Ionesco Anticipation: IRC’s Tina Brock on another buzz-worthy Fringe show, and her favorite chair

Eugène Ionesco has been good to the Idiopathic Ridiculopathy Consortium. The last two Fringe Festivals have seen Philadelphia’s favorite (er, only) absurdist theater troupe score huge hits with offerings by the Romanian-French playwright. IRC follows up 2014’s Rhinocerous and 2015’s Exit the King with another gem from the Ionesco catalog. We spoke to IRC artistic director Tina Brock ahead of The Chairs. [Walnut Street Theatre: Studio 5, 825 Walnut Street] September 6-25, 2016;

idiopathic-ridiculopathy-the-chairs-fringePhindie: Ionesco, again?

Tina Brock: But, of course! We are considering performing Ionesco’s works during Fringe in the future – the canon is extensive and not frequently performed. 

Phindie: What attracts you to him?

Tina: A critic once coined the phrase “Ionesco anticipation” – the sense that anything can and will happen on stage in an Ionesco show.  Performing and directing his work is great fun – the execution combines sport (emotional, verbal and physical gymnastics) poetry, dance.  

Ionesco sets daunting tasks for the artists:  multiplication of objects, ideas and words, and asks the artists to juggle.  The tone is the incredible lightness of being mashed up with the solidity of existential crisis, creating an interesting blend of ideas and emotions.

He shied away from dictating how to manage the theatrical feats proposed, the result is the imagination of performer and audience get a workout, raising the experience to another level.   Performing Ionesco is walking a balance beam.  Exacting and demanding.

Phindie: What do you like about The Chairs in particular?

Tina: The Chairs is a homecoming for the IRC.  Along with Ionesco’s The Lesson, both were initially produced by the IRC in 2009.  It presents themes of longing for a better world outside our everyday existence – one that’s particularly resonant this year, as we experience the daily absurdities of our modern world.    Ionesco’s premise that language can be insufficient at times as a tool for communicating experience has certainly proven true this year; to say we are art a loss for words to explain recent tragic events is an understatement.

Working on this remount seven years later, the world is a very different place.  We are in a more extreme environment – politically, socially – the text resonates very differently seven years later, so adjustments needed to be made in the design and delivery.

Phindie: Why do you think he’s particularly suitable for the Fringe?

Tina: Ionesco is an experience, and a rarely-performed treat.  This play captures beautifully where we are as a country and a company and the struggles we face, wrestling with pressing philosophical questions.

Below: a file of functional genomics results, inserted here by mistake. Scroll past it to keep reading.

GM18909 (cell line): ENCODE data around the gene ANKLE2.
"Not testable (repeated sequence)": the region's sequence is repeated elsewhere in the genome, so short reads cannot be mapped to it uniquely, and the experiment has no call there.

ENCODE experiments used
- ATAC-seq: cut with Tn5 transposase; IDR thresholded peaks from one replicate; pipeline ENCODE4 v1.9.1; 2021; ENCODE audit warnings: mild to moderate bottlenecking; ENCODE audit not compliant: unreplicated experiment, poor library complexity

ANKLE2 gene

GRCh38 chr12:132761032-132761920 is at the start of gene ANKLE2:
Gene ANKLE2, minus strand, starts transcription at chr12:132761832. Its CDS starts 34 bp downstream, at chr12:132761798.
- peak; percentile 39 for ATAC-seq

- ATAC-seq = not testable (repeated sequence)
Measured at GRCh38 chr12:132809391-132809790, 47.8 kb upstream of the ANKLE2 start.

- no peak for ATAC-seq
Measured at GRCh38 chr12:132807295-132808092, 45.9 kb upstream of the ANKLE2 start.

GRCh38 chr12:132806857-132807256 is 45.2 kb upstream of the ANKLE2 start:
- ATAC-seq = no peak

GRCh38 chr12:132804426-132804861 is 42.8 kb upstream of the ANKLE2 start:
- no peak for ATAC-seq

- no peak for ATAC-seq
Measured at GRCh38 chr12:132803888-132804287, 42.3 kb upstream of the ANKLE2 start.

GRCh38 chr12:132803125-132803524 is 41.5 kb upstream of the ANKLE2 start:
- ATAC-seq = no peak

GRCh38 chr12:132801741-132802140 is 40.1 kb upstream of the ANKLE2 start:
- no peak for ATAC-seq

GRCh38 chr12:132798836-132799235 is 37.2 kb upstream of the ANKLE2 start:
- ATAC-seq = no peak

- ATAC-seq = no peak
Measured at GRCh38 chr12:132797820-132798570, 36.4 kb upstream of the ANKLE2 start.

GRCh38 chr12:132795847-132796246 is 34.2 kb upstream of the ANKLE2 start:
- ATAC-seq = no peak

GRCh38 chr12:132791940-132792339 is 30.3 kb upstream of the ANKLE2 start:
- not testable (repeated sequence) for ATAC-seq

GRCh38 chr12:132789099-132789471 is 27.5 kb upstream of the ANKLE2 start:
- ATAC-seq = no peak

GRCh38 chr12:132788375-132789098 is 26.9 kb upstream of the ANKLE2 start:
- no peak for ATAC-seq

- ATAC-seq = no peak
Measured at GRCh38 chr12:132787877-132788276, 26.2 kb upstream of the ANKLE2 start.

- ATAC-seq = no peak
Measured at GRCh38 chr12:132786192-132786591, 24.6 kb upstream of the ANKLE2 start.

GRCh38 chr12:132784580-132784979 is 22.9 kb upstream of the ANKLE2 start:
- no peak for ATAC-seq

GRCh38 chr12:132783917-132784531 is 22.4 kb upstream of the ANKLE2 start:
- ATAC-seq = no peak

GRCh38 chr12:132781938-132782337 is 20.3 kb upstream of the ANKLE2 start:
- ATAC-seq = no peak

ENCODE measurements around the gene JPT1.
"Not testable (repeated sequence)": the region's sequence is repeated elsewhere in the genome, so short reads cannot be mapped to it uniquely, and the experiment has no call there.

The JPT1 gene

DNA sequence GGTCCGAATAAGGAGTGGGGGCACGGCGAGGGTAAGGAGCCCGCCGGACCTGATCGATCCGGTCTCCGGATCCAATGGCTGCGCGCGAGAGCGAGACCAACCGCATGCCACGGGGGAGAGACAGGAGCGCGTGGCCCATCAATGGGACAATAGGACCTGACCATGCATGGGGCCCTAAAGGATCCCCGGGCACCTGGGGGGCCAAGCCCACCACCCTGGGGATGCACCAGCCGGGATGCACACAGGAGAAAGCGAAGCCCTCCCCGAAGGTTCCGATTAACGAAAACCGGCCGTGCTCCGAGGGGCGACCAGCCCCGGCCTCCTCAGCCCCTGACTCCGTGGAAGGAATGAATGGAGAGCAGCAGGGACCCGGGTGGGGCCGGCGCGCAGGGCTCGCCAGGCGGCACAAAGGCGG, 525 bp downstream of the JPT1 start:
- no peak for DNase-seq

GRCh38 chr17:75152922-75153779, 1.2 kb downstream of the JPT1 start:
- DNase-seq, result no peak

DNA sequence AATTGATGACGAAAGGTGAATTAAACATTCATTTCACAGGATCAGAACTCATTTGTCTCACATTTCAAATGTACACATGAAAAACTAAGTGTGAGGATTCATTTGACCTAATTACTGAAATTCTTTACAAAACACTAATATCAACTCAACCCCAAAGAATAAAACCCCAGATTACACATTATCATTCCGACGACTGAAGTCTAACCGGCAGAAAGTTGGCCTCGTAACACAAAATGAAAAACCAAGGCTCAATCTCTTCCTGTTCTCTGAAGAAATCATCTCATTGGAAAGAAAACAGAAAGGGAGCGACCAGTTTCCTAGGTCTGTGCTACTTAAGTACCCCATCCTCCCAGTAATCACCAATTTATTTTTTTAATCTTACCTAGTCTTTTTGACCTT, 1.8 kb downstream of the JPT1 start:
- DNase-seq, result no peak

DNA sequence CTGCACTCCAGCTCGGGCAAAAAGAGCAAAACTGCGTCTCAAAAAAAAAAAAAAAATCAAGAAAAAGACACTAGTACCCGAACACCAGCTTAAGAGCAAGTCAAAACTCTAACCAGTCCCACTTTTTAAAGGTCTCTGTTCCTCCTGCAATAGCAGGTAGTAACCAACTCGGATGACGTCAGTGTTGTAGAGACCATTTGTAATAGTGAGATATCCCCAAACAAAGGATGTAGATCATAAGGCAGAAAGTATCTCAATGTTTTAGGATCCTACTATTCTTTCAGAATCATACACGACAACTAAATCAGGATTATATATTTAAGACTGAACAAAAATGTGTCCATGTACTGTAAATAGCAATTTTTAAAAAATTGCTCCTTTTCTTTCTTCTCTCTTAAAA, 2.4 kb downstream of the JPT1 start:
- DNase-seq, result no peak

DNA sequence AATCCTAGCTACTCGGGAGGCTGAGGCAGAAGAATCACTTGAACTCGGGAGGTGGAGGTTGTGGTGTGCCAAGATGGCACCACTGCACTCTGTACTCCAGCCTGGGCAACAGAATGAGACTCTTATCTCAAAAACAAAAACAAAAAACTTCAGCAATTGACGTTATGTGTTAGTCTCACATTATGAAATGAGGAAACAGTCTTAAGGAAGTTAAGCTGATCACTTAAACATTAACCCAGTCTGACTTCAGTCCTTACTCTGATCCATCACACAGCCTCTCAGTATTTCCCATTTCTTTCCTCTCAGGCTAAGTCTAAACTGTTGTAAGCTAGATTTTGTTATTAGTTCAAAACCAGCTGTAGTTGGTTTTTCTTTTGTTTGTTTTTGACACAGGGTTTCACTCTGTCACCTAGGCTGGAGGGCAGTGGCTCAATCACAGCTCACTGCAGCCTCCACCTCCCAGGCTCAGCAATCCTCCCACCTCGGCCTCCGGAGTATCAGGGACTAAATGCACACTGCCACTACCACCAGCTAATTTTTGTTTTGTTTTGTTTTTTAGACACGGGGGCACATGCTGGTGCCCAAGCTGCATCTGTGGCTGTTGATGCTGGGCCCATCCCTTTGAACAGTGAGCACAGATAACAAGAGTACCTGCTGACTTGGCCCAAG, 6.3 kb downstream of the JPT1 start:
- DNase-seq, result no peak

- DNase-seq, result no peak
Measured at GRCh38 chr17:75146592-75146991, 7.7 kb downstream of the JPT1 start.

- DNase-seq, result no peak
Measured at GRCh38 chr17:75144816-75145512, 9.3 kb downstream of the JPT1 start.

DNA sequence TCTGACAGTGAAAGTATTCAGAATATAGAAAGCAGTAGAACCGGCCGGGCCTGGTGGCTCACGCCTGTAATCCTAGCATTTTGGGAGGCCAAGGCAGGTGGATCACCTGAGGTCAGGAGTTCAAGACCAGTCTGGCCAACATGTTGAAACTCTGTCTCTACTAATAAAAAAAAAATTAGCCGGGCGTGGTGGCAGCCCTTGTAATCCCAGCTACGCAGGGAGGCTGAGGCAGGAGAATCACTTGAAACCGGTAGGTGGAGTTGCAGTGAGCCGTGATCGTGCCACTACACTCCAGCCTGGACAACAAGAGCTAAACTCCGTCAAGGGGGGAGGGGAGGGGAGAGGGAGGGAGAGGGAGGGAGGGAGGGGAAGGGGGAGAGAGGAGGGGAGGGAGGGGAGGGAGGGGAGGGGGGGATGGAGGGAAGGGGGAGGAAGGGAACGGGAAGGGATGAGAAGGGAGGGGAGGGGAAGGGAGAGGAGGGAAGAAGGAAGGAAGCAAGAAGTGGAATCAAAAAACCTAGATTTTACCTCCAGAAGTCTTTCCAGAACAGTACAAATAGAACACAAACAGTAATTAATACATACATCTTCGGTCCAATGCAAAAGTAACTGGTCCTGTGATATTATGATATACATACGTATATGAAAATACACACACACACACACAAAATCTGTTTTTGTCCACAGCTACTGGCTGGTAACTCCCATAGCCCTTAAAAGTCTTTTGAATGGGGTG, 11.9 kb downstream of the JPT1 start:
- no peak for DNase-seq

Phindie: What excites you about this production?

Tina: The beauty of the language, the relationship of the Old Man and the Old Woman, the physical demands of the script, the main theme that we each have a unique contribution to make, that we alone must tell our own stories. And believing we don’t have the confidence or the skill to communicate them is missing an opportunity to connect with the world.  

And the idea that many students will see a show that likely will not performed again in this area for a long time.

Phindie: Tell me a little about your cast and crew?

Tina: The Chairs features three performers in the flesh: Bob Schmidt (also a founding IRC member); Tomas Dura, IRC company member since 2010 and Tina Brock, IRC producing artistic director.  Managing the mayhem backstage is Sam Eli (many, many, chairs arrive onto the playing area from the tiny storage area behind the circular lighthouse set). Set designer Lisi Stoessel has reimagined her original design from the 2009 production at Society Hill Playhouse; Erica Hoelscher delivered a fresh costume and makeup design based on favorite silent film stars; Robin Stamey will interpret the lighting design for our little lighthouse by the sea; I designed the sound.

…and many thanks to the hundreds of imaginary guests who come to the party to hear the Orator’s message every evening.

Phindie: What’s your favorite kind of chair?

Tina: A sturdy, simple wooden school house chair – the kind used by the Old Man and The Old Woman in the show.

Phindie: How long has IRC been Fringing?

Tina: Since 2007.

Phindie: How has the festival and the company changed?

Tina: As the IRC celebrates 10 years, we have weathered and grown to a place where we can wrestle with and interpret this material with joy.

As the IRC’s programming has grown over this decade, the window of opportunity has diminished to see other shows in the festival – the last 6 years we have presented a show that has run the entire span.  Early Fringe experiences, even before the IRC was formed, sparked a desire to be a part of the festival.  Now that we’re here, it’s created a scheduling problem!

Phindie: Do you have any picks for this year’s Fest?

Tina: I’m interested in The Elementary Spacetime Show by Cesar Alvarez, CITIZEN by Fist and Heel Performance Group, Room 21 by Jace Clayton, Notes of a Native Song by Stew and Heidi Rodewald, and Sounds From the Bench, Political Appropriations by Ted Heane, plus a bunch of independent shows I won’t have time to see.

Phindie: Thanks Tina!

[Walnut Street Theatre: Studio 5, 825 Walnut Street] September 6-25, 2016;





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